Investment Mandate

Once I have identified the category(ies) of mutual fund I need to invest in, I need to identify the schemes which are true to their label. One can find this information in the investment objective description of the respective schemes to understand how the fund manager will manage the scheme. A few examples (with no investment recommendation) are below :

HDFC Flexi Cap Fund – To generate capital appreciation / income from a portfolio, predominantly invested in equity & equity related instruments.

HDFC Liquid Fund – This product is suitable for investors who are seeking regular income over short term l to generate income through a portfolio comprising money market and debt instruments

HDFC Gilt Fund – To generate credit risk-free returns through investments in sovereign securities issued by the Central Government and/ or State Government.

Fund Manager

If you have a passion of following Formula 1 racing events, you would keenly follow the sports person behind the wheel rather than the car or brand he is driving for. Similar analogy goes for investment schemes. While each Asset Management Company have processes in place to enforce consistency of investment selection and risk management standards, the importance of a fund manager can not be understated. This may not be crucial for a passively managed schemes or index funds which are programmed to clone an underlying index and hence do not need an active brain power. For rest, the fund manager is the key driver to the future performance. If a star fund manager leaves the AMC, the respective scheme drops from my conviction list.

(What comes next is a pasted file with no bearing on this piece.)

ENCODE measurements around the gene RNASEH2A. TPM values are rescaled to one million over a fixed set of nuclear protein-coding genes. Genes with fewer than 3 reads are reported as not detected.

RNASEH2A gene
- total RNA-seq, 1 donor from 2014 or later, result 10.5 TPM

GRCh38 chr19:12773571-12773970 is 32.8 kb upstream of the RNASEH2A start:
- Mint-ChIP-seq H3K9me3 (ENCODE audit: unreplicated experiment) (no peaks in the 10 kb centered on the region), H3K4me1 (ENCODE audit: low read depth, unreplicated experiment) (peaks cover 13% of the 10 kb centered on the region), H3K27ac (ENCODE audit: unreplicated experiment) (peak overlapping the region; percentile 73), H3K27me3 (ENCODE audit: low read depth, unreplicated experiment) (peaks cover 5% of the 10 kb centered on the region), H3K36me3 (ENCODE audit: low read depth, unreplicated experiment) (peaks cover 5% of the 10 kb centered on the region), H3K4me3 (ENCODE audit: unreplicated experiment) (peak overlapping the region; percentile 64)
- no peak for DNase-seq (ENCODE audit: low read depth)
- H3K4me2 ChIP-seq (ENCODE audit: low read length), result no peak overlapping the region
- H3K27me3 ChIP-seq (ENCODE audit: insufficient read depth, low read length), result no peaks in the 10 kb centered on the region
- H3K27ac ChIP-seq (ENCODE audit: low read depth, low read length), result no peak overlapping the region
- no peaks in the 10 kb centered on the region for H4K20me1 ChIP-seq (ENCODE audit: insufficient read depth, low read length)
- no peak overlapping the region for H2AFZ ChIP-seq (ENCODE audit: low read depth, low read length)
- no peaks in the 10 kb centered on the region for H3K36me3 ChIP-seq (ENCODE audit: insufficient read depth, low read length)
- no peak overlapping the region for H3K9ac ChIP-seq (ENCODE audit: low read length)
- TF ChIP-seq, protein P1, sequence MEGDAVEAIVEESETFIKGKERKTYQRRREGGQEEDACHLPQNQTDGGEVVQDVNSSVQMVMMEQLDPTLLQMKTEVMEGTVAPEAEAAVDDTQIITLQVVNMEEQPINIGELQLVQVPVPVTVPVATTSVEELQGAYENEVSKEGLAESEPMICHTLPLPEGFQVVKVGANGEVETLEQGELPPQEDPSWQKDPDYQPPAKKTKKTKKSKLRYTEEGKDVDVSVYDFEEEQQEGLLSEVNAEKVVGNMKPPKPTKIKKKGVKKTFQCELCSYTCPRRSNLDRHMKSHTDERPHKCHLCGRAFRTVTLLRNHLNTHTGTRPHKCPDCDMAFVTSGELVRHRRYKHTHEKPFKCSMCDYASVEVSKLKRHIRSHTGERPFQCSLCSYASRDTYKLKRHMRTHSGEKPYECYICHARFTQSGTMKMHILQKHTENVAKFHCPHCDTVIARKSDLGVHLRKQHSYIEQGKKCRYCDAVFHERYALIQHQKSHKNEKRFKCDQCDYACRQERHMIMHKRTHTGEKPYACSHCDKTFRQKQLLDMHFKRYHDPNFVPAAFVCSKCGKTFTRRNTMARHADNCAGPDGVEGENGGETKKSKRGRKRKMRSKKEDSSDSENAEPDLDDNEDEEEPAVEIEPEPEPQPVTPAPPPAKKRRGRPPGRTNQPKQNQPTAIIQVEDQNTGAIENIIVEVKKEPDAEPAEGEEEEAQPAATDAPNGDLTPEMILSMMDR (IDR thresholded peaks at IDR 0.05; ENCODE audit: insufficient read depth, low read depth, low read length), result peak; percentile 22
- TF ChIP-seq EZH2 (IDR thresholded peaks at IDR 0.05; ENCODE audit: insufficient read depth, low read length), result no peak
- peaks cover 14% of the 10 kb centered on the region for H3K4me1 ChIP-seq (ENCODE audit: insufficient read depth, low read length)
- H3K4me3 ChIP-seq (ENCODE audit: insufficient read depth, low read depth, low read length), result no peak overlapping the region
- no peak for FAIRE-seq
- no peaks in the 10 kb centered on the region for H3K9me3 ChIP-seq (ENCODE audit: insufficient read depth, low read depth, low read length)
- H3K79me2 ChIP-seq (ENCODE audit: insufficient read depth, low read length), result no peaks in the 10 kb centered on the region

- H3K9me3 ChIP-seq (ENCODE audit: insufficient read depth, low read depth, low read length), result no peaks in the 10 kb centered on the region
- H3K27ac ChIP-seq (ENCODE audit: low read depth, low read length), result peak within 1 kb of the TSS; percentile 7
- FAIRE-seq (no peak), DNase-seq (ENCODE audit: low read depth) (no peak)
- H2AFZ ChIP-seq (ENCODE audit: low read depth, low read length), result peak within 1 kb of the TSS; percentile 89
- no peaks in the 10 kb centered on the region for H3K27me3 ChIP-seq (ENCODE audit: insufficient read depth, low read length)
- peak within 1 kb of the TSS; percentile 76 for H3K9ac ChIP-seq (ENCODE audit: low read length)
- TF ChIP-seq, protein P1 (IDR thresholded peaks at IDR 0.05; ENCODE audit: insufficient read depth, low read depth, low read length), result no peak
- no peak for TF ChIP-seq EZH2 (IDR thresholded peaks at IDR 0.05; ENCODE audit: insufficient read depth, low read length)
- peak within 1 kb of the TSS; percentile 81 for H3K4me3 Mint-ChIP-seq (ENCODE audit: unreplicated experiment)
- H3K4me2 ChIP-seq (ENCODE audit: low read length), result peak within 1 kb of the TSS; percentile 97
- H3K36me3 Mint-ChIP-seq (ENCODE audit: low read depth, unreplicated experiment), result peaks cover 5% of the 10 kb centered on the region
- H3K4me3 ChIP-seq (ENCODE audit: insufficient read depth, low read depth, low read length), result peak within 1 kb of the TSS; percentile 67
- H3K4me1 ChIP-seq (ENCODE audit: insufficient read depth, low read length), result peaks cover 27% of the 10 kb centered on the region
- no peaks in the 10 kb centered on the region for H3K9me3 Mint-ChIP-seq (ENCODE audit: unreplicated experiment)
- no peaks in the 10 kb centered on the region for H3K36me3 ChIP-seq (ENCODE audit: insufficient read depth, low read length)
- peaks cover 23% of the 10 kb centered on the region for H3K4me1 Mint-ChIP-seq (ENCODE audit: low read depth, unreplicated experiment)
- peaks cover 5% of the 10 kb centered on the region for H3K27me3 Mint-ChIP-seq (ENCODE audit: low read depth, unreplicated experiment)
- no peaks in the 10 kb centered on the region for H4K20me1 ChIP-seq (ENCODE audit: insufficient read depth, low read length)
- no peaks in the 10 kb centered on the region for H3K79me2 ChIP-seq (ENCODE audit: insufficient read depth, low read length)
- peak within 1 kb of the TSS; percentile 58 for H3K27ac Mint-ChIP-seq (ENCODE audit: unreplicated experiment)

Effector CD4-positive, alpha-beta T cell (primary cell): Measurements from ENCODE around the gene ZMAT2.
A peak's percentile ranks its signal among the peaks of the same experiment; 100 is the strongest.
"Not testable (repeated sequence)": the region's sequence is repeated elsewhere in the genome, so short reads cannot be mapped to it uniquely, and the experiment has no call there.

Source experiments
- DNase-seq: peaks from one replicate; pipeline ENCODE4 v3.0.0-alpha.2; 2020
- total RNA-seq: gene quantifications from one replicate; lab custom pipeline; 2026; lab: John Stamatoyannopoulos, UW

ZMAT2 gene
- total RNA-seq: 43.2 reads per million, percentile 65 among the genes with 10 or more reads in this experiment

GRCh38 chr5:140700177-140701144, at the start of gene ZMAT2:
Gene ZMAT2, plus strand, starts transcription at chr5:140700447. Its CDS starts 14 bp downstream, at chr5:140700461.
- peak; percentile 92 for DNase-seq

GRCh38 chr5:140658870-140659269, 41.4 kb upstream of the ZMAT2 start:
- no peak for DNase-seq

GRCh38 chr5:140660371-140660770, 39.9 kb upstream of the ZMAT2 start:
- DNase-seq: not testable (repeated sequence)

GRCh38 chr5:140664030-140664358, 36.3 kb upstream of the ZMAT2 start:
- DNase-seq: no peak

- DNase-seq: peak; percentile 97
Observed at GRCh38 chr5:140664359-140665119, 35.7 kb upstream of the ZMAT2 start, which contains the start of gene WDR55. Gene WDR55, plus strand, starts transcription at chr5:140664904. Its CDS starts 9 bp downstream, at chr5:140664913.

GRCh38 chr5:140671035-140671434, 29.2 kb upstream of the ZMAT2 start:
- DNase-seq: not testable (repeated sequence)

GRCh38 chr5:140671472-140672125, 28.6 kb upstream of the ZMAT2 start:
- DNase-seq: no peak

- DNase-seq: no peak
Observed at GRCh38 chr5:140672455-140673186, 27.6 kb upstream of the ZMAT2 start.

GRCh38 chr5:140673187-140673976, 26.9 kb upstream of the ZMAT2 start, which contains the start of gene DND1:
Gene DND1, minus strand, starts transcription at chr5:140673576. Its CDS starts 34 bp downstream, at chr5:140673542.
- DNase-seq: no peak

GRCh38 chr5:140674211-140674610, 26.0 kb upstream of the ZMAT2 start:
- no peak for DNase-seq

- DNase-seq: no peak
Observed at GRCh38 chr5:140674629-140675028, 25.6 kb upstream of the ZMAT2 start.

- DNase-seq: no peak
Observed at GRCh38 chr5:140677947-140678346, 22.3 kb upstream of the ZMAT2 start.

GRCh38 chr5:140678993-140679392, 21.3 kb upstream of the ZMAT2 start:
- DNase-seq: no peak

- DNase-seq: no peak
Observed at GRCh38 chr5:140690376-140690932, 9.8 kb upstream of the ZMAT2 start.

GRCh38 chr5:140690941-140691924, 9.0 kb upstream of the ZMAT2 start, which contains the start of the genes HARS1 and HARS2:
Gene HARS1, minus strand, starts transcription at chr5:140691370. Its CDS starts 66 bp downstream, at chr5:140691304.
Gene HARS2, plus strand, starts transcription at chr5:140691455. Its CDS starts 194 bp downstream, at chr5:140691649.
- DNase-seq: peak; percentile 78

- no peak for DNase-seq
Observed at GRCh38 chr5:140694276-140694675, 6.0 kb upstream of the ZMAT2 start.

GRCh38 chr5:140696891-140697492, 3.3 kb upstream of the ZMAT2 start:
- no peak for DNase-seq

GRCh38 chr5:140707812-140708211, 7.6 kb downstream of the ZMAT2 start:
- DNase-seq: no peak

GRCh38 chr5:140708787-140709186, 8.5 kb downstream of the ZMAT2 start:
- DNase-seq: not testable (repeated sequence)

Diversification vs Focus

A fund house and particularly its fund manager has a style of investment which may be following a diversified pool of businesses ranging from 40 to 60 in a scheme. Other fund managers practice a relatively concentrated investment style having 20-30 stocks in a portfolio. Each of these styles have their merits and demerits. A focused approach could result in higher returns in the future as it may have lesser laggards. As a corollary, it also invites higher risk as one or more negative impacts to its underlying businesses could adversely impact the returns. It is here where one needs to match the investment style of a fund with underlying risk appetite of an investor.